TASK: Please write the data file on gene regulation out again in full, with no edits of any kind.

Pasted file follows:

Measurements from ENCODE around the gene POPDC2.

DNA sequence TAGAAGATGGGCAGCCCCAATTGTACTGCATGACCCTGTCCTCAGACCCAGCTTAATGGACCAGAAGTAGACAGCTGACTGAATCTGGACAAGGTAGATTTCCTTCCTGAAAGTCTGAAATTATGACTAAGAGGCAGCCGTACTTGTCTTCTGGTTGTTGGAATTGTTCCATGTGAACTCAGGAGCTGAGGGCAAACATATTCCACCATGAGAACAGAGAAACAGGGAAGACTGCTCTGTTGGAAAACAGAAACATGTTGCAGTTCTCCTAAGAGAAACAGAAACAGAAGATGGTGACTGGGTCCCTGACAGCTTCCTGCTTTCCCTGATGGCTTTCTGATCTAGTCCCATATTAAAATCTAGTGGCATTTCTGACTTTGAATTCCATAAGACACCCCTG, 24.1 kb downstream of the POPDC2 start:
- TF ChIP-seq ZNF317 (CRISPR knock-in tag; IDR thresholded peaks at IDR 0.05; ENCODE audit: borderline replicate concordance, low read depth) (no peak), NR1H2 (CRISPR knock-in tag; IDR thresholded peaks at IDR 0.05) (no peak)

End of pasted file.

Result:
Measurements from ENCODE around the gene POPDC2.

DNA sequence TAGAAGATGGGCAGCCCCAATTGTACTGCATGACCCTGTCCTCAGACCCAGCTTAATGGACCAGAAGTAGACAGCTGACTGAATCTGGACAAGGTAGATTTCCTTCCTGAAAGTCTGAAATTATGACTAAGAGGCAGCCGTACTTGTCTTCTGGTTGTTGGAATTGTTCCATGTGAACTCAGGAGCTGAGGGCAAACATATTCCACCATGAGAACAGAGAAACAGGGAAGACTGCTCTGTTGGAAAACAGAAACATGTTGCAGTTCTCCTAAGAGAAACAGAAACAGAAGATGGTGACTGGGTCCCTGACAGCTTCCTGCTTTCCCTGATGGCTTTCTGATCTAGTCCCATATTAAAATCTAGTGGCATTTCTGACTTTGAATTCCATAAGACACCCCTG, 24.1 kb downstream of the POPDC2 start:
- TF ChIP-seq ZNF317 (CRISPR knock-in tag; IDR thresholded peaks at IDR 0.05; ENCODE audit: borderline replicate concordance, low read depth) (no peak), NR1H2 (CRISPR knock-in tag; IDR thresholded peaks at IDR 0.05) (no peak)